New school course with new proposal from the Educational Service

A new school course starts with all the challenges and unforgettable moments it brings with it, both for the students and for the teachers. At the Museu Picasso we are ready to welcome them in our galleries and to share the experiences of learning and aesthetic enjoyment that happen when ones deepens  in the relationship with works of art.

So as to work more in this line and to get the most out of the time that the students spend with us, a major change has been undertaken at the Educational Service in terms of educational methodology. The new proposal we have developed is based on the importance of observing and dialoguing in front of a work of art, so as to analyse the elements that are present, and by means of the comments that emerge, to construct collective knowledge directly related to the interests and the level of the group, as well as providing the tools that foster autonomy when facing artistic creation, be it the work of Picasso or any other creation.

In a moment of proliferation of images, and above all images in movement, it is more relevant than ever to tackle aspects that are typical of museums: the importance of looking at the original work and not a reproduction, to capture better the gesture, the colours and the proportions thought up by the artist; the observation and the reflection about the image and its significance in depth and with time, to bring to light its contents; and the work in its creative context, either in a monographic museum such as ours, or in the framework of collections organised thematically, stylistically, or temporarily.

The methodology that has been chosen is based on the one developed more than thirty years ago by Philip Yenawine and Abigail Housen, known as “Visual Thinking Strategies” (VTS).  This teaching and learning focuses on the students based on shared debate that generates the observation of the work:

  • It focuses on the students because it is based on their observations, cognitive level  and interests that the discourse about the work they are looking at is constructed.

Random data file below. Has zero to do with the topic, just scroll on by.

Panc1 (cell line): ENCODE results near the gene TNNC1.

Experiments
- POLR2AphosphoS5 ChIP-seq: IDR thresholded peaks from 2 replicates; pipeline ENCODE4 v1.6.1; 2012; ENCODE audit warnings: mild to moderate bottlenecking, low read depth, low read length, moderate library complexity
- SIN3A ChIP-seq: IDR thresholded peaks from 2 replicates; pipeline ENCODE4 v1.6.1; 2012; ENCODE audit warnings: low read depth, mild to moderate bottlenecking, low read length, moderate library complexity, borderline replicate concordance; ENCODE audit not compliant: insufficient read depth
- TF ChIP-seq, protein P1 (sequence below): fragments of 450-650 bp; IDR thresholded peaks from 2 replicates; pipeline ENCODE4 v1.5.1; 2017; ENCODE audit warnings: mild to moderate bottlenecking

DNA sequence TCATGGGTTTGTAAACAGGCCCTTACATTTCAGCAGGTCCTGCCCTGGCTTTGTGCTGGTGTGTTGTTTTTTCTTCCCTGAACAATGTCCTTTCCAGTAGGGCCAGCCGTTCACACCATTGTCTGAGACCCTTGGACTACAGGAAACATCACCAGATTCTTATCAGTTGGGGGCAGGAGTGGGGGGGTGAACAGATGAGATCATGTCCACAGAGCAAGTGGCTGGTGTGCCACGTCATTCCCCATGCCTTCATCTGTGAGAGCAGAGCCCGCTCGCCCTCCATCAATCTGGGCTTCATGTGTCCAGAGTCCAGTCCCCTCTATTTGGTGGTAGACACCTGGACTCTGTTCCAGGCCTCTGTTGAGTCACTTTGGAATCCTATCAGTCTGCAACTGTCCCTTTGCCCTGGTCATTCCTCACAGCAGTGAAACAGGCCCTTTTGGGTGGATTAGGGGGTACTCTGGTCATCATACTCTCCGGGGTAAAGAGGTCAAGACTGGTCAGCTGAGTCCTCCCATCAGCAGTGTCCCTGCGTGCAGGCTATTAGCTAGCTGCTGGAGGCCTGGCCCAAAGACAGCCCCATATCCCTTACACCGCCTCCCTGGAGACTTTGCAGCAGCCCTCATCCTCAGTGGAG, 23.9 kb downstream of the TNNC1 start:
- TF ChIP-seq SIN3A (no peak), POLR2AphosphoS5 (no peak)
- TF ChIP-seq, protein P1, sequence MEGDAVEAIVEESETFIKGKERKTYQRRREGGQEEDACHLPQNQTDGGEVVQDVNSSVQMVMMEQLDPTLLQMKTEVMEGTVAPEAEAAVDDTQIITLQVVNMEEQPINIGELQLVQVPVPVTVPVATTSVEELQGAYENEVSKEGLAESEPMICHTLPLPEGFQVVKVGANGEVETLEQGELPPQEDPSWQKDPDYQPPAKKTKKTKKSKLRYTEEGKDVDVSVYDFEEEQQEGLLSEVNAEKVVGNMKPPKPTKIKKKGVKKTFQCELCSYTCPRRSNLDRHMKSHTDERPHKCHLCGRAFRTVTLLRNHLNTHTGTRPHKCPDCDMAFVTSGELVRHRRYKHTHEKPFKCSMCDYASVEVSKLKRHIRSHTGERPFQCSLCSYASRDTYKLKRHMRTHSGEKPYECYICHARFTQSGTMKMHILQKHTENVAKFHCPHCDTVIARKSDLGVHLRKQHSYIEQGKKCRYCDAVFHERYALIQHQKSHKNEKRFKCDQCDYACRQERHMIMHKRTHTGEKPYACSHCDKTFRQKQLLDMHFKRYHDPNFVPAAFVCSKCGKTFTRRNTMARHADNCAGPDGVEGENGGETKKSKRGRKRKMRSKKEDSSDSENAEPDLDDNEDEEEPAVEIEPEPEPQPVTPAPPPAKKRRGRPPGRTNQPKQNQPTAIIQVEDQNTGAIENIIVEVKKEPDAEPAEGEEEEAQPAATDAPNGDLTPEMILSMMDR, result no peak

• It is constructed from the shared debate thanks to the work of the educator, who becomes a moderator of the children’s comments, based on the posing of open questions that encourage debate.  The educator paraphrases these opinions so as to enrich the vocabulary and widen the information, linking them together so as to make clear the content constructed by the kids.
  • It is a debate based on the observation of the work because they will constantly be asked to search in the work for evidence to back up their comments: on the one hand they will get used to basing their opinions on arguments, while on the other hand maintaining a conversation focused on a work of art.

During the past course and part of the previous one, the members of the Education Service underwent training, becoming familiar with this method, which has changed our work in a profound way.  We have gone from being educators to moderators, and if before we transmitted a message, now we have become receivers of that of our groups, working on the joint creation of open contents instead of thematic and closed ones. As in all processes of change, there have been moments of doubt when facing the new challenges, but also moments of great satisfaction in seeing the possibilities opened up with the girls and boys.

And when putting this methodology into practice, we have observed that it significantly increased the attention and curiosity of the students during the session. The fact of actively participating and of constructing the debate around their interests involves them in the process, and that moreover the fact that this content is created based on their comments makes them feel more closely linked to and capable of talking about art. As a group, listening to each other and assessing their respective opinions and often modifying their own, is an exercise in the competent use of language and also of critical thought that fosters dynamics of respect between them.

The most effective proof that this system works is that in these new visits there is a situation we no longer see: that of the children that use up the time of the explanations by the educator to chat up among themselves or that, sitting in the back row, get lost in thought or become restless.  We now deal with children that are alert to the comments of the others, and often we can’t cope with all the comments that arise.. When we walk from one work to another, the debate that has been initiated often continues, and we notice how they keep on asking each other questions about what they have just seen. And when they leave, instead of saying goodbye to children who if we were lucky will remember if they have enjoyed the visit or not, we are saying farewell to a group whose curiosity has been aroused and who has obtained tools to be competent in front of any work of art.

Anna Guarro
Head of Public Programmes

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